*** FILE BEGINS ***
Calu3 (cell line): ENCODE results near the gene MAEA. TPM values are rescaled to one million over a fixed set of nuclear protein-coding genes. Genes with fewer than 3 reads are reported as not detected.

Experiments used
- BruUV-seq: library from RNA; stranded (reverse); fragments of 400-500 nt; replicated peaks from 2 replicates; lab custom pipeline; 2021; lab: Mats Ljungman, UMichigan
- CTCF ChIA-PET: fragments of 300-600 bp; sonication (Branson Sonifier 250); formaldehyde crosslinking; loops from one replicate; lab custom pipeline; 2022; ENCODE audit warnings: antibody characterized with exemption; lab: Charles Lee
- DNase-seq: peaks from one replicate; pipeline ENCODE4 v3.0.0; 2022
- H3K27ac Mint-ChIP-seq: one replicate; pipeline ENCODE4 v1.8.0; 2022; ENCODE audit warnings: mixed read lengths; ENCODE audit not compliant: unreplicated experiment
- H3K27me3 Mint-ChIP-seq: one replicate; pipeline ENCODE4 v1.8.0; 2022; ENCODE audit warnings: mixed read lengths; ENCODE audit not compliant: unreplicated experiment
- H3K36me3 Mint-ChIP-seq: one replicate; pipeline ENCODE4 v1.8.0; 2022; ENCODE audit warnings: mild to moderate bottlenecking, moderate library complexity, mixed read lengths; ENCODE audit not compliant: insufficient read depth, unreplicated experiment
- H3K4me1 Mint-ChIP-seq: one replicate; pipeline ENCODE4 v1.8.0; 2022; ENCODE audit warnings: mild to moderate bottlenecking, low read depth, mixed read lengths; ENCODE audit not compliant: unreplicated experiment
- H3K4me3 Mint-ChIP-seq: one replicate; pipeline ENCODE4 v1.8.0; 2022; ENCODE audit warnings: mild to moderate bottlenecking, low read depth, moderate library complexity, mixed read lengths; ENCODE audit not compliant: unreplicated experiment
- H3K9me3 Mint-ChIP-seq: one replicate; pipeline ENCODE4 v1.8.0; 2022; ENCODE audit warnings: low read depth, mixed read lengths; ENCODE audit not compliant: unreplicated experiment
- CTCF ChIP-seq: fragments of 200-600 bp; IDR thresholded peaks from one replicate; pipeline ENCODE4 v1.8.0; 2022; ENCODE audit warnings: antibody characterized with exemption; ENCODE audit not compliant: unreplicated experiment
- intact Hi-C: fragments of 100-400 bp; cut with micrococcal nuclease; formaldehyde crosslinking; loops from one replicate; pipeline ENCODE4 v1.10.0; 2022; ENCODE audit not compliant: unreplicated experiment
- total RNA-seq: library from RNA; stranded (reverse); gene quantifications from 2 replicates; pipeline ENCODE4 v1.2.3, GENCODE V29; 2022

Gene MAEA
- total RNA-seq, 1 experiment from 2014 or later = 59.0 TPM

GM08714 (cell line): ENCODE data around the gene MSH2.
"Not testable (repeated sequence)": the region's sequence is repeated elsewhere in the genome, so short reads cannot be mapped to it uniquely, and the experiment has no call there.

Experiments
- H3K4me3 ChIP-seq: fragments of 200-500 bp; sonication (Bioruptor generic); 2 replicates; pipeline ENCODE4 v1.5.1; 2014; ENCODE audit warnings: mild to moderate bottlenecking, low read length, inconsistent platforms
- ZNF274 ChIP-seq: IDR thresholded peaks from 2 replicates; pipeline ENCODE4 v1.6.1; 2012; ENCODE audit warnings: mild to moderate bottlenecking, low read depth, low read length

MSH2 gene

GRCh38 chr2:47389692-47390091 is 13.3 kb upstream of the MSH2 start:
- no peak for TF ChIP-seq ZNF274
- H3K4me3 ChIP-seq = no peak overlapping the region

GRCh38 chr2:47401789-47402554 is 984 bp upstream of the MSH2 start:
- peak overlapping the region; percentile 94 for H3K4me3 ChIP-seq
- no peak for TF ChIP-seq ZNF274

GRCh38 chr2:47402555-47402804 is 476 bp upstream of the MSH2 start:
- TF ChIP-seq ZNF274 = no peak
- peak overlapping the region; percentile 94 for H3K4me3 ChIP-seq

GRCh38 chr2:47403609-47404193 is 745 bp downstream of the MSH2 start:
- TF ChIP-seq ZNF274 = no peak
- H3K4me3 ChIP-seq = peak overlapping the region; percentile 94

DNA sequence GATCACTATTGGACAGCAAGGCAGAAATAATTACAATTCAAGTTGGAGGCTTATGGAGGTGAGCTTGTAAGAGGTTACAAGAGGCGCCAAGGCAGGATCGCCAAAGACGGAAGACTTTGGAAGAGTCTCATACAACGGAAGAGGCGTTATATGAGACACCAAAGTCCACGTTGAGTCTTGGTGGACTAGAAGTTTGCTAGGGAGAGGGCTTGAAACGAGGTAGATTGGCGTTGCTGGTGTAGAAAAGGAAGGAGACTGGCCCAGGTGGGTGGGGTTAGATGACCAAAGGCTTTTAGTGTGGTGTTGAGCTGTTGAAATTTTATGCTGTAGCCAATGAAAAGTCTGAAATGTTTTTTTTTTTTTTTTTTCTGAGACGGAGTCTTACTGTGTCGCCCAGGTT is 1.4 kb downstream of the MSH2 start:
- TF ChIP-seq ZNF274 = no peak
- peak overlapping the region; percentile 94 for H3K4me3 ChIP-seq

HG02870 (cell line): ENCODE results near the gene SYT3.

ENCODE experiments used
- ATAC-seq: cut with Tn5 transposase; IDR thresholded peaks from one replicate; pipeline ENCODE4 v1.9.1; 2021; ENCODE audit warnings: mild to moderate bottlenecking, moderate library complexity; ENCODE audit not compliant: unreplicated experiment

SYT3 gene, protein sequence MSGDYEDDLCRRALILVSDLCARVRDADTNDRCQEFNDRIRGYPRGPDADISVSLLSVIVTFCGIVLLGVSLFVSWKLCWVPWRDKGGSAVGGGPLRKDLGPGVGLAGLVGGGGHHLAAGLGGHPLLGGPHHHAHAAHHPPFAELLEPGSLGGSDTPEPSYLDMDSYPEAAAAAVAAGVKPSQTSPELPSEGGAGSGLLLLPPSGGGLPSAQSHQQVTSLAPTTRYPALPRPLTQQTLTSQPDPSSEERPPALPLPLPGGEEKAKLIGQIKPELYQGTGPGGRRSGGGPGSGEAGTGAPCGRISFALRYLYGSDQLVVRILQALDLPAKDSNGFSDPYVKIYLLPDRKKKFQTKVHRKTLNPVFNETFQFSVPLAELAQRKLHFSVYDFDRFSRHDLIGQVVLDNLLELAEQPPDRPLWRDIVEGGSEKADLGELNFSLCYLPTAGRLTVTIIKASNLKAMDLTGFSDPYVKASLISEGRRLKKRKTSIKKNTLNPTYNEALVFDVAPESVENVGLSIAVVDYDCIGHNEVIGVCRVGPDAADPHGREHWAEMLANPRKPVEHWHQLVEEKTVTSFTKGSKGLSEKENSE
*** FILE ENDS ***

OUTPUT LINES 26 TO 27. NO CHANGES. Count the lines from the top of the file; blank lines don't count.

GRCh38 chr2:47401789-47402554 is 984 bp upstream of the MSH2 start:
- peak overlapping the region; percentile 94 for H3K4me3 ChIP-seq